The stage is no place for silence. The silence is no place for a stage. Like a white page upon which it is inscribed, presented as dramatic instruction—"(silence)"—the word is made into a mark, made into a bracketed moment, only to be instantly, noisily transformed into utterance. Mouths closed; the word erased but still seen, fully present and intended to form and function, to speak breathlessly. The speakers stop, pause, silent. On the page or on the stage, this instructed silence nevertheless stealthily expands and fills as a signified absence, inflating into a deliberately, paradoxically evacuated dimension; ink absorbed onto paper, always echoing. Jacques Derrida, commenting on Bataille, accurately diagnosed the dilemma of trying to represent silence,
If the word silence 'among all words', is 'the most perverse or the most poetic,' it is because in pretending to silence meaning, it says nonmeaning, it slides and it erases itself, does not maintain itself, silences itself, not as silence, but as speech.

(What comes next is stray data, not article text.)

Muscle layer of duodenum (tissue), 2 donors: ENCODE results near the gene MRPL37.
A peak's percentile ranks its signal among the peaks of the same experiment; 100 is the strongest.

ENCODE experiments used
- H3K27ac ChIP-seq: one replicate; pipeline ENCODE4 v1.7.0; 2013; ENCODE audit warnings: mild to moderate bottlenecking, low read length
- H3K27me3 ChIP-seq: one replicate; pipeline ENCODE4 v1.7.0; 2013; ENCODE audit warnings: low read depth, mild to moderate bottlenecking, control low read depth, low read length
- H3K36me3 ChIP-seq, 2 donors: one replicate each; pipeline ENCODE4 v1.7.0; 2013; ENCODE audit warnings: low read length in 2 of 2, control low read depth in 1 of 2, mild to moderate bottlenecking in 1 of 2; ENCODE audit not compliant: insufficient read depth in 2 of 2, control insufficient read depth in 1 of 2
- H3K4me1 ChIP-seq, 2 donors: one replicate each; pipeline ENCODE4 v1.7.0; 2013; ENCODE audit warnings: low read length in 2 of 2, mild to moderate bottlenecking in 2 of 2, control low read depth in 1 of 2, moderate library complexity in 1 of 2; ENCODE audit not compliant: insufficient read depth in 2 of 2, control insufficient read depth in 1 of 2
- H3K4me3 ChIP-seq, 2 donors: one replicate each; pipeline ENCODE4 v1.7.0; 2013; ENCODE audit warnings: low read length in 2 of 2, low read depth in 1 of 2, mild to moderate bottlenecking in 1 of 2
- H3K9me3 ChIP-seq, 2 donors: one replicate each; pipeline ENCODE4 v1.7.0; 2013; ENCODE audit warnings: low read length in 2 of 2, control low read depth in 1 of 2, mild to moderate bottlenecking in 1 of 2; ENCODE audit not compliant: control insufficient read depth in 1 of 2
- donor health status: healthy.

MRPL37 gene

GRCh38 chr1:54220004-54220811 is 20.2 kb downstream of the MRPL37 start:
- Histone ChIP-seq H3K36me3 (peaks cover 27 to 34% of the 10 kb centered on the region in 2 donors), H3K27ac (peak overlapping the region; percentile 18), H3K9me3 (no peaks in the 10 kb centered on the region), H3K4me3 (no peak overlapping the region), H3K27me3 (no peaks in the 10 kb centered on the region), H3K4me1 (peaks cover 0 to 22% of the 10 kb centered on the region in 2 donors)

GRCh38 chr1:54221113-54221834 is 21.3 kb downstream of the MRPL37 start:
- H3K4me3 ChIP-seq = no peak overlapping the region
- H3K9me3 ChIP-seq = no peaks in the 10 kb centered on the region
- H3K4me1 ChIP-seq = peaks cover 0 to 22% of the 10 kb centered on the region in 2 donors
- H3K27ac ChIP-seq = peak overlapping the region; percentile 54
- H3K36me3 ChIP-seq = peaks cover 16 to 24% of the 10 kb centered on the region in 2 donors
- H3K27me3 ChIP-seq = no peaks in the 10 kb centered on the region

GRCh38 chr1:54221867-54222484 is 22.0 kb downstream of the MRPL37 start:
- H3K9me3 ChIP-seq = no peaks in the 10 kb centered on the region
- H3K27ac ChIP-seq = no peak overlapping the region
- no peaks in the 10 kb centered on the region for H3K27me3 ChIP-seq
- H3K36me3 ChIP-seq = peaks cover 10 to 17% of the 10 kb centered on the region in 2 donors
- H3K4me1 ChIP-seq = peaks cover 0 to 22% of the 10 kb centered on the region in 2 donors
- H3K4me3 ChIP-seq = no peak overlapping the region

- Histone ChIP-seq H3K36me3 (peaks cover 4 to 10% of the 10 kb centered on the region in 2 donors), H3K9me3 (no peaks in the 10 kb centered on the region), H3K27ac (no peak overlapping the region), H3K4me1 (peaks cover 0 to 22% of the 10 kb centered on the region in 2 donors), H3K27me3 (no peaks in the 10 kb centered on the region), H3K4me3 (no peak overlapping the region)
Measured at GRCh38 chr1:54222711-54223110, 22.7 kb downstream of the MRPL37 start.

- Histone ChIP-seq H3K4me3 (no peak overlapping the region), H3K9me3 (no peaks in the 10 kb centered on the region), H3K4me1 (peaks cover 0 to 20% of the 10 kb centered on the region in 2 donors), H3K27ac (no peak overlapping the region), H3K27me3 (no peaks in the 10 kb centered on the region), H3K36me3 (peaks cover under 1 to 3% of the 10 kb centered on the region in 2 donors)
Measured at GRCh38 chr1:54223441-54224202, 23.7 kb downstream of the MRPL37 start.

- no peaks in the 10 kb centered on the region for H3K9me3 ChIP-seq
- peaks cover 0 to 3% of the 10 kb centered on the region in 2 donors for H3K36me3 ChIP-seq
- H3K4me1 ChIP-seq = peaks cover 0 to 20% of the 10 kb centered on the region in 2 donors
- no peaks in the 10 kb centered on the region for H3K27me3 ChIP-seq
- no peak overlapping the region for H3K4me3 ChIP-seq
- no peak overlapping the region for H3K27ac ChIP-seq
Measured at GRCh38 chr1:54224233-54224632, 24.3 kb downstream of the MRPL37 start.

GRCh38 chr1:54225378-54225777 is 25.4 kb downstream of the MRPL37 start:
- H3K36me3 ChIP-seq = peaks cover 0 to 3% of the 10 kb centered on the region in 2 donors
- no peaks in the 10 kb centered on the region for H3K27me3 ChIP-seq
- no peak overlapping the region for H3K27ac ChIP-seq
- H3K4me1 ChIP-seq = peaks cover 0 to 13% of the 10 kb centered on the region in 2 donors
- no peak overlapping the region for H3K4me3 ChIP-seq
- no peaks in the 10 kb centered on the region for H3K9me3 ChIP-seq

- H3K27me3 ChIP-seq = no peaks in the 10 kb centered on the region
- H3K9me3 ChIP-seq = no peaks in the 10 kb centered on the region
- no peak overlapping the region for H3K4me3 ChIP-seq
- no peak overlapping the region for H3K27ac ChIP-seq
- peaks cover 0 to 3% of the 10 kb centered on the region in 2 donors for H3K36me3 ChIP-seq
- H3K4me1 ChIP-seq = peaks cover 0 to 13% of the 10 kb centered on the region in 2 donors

Silencing itself as speech, saying the spacings, preparing the pause, the actor and the director mark, measure the extended moments before, between, following the words (as well as within them; Hamm in Beckett's Endgame, "No, all is a— / (he yawns) / —bsolute"). How long before the mouth is to move, (the yawn to endure), the words to resume, the sounds of the stage to reengage? And how to effectively create and form what Antonin Artaud spoke of as the "wellcalculated silence . . ., silence solidified by thought."
Lunberry, Clark, ""(silence)": Scripting [It], Staging [It] on the Page, for the Stage" (2001). English Faculty Publications. 2.